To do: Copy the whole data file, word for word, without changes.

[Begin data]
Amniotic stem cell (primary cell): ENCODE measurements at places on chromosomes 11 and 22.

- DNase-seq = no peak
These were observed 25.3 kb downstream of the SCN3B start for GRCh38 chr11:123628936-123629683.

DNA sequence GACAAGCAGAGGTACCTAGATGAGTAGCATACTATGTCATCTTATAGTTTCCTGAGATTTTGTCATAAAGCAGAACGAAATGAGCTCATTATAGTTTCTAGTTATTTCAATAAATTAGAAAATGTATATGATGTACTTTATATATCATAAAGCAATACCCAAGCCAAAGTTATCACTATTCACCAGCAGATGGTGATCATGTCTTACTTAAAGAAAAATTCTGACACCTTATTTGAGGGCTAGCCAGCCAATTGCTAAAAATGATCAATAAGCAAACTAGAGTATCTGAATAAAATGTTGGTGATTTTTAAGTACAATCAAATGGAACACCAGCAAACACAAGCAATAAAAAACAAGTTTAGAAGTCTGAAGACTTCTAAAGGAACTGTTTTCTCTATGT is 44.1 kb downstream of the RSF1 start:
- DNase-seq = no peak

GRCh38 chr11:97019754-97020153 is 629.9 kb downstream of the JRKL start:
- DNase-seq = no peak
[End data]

Amniotic stem cell (primary cell): ENCODE measurements at places on chromosomes 11 and 22.

- DNase-seq = no peak
These were observed 25.3 kb downstream of the SCN3B start for GRCh38 chr11:123628936-123629683.

DNA sequence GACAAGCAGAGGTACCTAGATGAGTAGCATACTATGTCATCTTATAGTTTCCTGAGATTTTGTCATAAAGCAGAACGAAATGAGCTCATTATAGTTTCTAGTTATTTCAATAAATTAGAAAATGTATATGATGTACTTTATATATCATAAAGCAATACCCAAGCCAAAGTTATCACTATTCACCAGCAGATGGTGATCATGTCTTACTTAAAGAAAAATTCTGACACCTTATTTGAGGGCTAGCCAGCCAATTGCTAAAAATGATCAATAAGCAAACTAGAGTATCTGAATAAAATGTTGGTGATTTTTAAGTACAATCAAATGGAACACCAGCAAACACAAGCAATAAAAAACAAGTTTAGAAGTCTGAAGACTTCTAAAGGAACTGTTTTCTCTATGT is 44.1 kb downstream of the RSF1 start:
- DNase-seq = no peak

GRCh38 chr11:97019754-97020153 is 629.9 kb downstream of the JRKL start:
- DNase-seq = no peak